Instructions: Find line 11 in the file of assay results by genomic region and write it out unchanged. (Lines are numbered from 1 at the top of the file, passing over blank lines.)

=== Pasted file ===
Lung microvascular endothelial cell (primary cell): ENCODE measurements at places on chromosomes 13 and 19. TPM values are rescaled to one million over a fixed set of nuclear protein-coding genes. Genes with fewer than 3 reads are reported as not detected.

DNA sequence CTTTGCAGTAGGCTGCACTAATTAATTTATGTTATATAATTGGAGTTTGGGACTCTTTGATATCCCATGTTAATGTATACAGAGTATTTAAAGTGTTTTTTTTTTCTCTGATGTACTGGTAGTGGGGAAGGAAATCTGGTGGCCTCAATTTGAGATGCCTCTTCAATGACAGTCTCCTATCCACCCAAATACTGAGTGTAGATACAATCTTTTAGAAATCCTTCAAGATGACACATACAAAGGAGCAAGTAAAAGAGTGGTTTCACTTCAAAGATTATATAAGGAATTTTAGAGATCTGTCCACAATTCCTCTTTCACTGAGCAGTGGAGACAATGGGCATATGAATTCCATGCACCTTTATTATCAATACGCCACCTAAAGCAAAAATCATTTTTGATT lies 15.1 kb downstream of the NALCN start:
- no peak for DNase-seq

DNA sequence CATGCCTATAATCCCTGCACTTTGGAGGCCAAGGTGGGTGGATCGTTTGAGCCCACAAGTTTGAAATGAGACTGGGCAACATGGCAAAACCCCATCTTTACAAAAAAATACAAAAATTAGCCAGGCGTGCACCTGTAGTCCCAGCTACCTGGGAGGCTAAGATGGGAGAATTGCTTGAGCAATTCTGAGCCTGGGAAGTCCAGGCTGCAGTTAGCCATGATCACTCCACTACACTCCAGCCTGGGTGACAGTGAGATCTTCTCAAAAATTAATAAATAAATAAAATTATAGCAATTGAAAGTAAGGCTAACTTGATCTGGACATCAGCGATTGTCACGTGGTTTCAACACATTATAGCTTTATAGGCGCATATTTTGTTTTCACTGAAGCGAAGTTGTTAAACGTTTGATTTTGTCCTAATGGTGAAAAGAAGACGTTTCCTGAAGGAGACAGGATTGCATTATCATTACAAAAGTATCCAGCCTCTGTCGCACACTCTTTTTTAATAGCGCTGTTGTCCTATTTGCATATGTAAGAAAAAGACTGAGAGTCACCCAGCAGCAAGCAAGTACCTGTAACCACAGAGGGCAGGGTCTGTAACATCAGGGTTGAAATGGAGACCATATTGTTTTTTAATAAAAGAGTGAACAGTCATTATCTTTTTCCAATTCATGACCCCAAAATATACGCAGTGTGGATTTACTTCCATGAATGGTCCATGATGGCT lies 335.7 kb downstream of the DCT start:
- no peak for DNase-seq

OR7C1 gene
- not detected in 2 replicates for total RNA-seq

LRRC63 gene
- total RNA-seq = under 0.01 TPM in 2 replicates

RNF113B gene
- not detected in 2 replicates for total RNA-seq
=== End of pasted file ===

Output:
- not detected in 2 replicates for total RNA-seq